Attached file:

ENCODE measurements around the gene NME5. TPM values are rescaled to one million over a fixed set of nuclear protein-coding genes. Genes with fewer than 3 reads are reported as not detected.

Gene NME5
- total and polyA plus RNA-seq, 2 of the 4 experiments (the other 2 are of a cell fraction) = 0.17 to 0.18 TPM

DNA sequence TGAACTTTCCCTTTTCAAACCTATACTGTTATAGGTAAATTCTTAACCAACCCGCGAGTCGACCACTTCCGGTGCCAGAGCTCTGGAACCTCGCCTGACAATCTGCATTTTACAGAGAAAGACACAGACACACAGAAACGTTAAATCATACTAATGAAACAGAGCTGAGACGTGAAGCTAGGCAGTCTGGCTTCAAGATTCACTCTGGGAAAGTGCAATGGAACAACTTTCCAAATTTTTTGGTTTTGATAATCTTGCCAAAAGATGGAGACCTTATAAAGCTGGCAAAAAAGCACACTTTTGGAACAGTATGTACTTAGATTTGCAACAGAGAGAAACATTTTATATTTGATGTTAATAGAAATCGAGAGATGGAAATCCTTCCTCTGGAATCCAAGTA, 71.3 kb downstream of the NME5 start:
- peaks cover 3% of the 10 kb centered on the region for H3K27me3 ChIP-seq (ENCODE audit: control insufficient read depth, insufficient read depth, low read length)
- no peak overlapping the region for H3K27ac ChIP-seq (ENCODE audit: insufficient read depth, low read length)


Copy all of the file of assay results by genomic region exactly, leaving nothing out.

ENCODE measurements around the gene NME5. TPM values are rescaled to one million over a fixed set of nuclear protein-coding genes. Genes with fewer than 3 reads are reported as not detected.

Gene NME5
- total and polyA plus RNA-seq, 2 of the 4 experiments (the other 2 are of a cell fraction) = 0.17 to 0.18 TPM

DNA sequence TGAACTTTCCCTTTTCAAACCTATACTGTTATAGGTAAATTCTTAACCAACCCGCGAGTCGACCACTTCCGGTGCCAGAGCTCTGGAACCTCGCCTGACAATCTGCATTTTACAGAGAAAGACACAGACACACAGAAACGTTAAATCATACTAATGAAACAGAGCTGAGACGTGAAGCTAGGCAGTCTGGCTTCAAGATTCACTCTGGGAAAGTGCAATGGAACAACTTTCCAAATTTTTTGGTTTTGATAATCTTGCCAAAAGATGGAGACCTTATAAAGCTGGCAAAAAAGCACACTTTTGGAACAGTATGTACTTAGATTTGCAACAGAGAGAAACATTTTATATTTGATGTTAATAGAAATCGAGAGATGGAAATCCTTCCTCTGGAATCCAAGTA, 71.3 kb downstream of the NME5 start:
- peaks cover 3% of the 10 kb centered on the region for H3K27me3 ChIP-seq (ENCODE audit: control insufficient read depth, insufficient read depth, low read length)
- no peak overlapping the region for H3K27ac ChIP-seq (ENCODE audit: insufficient read depth, low read length)